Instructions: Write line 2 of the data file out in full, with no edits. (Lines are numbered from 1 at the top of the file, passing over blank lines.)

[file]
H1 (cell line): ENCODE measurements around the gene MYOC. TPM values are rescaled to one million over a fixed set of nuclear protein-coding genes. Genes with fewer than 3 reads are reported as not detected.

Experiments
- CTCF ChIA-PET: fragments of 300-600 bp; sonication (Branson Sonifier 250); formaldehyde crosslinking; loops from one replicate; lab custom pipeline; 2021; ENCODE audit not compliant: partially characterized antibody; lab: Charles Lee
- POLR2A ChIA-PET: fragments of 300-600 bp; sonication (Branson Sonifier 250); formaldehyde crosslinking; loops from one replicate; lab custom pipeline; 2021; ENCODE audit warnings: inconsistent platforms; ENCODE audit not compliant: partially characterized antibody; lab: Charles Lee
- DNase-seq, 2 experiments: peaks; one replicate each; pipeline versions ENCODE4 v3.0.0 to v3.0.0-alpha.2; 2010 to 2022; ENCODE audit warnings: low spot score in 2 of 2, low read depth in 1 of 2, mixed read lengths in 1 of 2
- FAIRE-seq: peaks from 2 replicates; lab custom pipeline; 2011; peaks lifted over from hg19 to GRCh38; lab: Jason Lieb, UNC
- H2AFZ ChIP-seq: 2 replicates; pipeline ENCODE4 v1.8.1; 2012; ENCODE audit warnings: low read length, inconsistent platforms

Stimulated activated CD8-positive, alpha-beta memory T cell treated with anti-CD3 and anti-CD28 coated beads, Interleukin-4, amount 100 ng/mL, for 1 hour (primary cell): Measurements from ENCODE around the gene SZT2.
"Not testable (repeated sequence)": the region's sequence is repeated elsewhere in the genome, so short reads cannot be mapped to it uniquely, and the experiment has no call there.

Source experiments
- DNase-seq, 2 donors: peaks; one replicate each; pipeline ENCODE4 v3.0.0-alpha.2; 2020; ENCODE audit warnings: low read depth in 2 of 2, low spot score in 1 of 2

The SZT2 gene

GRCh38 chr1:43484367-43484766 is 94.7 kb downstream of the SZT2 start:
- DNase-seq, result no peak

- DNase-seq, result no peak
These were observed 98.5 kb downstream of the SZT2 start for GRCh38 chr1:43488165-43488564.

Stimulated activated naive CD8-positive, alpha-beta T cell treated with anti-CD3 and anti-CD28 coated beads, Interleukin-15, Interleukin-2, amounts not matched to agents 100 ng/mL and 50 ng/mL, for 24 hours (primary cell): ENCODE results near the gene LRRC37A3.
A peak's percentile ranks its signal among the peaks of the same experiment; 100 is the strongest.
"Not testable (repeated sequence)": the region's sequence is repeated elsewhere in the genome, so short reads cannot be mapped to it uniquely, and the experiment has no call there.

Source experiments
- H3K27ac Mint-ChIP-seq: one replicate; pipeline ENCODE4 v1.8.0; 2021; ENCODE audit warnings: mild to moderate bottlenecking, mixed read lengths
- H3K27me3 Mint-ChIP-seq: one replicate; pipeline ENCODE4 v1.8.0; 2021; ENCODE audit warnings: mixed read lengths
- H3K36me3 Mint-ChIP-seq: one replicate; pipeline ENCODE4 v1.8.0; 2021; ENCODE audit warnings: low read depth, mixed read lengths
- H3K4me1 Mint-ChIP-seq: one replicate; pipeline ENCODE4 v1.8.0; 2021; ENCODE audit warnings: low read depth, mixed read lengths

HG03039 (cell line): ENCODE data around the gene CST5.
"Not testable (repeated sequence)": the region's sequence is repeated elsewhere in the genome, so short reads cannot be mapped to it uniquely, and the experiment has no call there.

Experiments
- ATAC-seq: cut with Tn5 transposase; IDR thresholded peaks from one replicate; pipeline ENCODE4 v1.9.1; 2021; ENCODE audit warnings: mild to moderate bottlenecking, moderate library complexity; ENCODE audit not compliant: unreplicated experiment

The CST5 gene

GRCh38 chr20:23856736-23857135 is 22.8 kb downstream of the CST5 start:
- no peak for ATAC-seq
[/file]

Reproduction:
Experiments